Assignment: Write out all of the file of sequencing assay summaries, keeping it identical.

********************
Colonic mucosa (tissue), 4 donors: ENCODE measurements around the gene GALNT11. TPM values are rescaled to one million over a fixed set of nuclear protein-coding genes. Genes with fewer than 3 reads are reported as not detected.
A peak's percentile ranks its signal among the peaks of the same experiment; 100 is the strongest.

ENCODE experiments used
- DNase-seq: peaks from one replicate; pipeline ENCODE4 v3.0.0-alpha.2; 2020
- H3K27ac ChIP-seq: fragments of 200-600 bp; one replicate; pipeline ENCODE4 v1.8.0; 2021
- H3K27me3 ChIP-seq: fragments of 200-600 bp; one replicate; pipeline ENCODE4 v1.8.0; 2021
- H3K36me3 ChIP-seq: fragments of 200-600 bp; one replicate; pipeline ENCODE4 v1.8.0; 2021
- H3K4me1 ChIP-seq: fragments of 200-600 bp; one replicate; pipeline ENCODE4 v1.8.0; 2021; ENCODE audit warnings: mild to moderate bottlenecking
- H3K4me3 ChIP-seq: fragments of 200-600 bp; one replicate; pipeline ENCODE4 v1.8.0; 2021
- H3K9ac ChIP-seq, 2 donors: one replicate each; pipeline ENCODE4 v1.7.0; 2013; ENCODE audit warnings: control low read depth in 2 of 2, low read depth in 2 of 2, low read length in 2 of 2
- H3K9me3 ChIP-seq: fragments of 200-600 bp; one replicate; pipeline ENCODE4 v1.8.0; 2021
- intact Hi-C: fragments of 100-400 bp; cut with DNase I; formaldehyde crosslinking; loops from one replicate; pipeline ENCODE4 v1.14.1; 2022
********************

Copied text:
Colonic mucosa (tissue), 4 donors: ENCODE measurements around the gene GALNT11. TPM values are rescaled to one million over a fixed set of nuclear protein-coding genes. Genes with fewer than 3 reads are reported as not detected.
A peak's percentile ranks its signal among the peaks of the same experiment; 100 is the strongest.

ENCODE experiments used
- DNase-seq: peaks from one replicate; pipeline ENCODE4 v3.0.0-alpha.2; 2020
- H3K27ac ChIP-seq: fragments of 200-600 bp; one replicate; pipeline ENCODE4 v1.8.0; 2021
- H3K27me3 ChIP-seq: fragments of 200-600 bp; one replicate; pipeline ENCODE4 v1.8.0; 2021
- H3K36me3 ChIP-seq: fragments of 200-600 bp; one replicate; pipeline ENCODE4 v1.8.0; 2021
- H3K4me1 ChIP-seq: fragments of 200-600 bp; one replicate; pipeline ENCODE4 v1.8.0; 2021; ENCODE audit warnings: mild to moderate bottlenecking
- H3K4me3 ChIP-seq: fragments of 200-600 bp; one replicate; pipeline ENCODE4 v1.8.0; 2021
- H3K9ac ChIP-seq, 2 donors: one replicate each; pipeline ENCODE4 v1.7.0; 2013; ENCODE audit warnings: control low read depth in 2 of 2, low read depth in 2 of 2, low read length in 2 of 2
- H3K9me3 ChIP-seq: fragments of 200-600 bp; one replicate; pipeline ENCODE4 v1.8.0; 2021
- intact Hi-C: fragments of 100-400 bp; cut with DNase I; formaldehyde crosslinking; loops from one replicate; pipeline ENCODE4 v1.14.1; 2022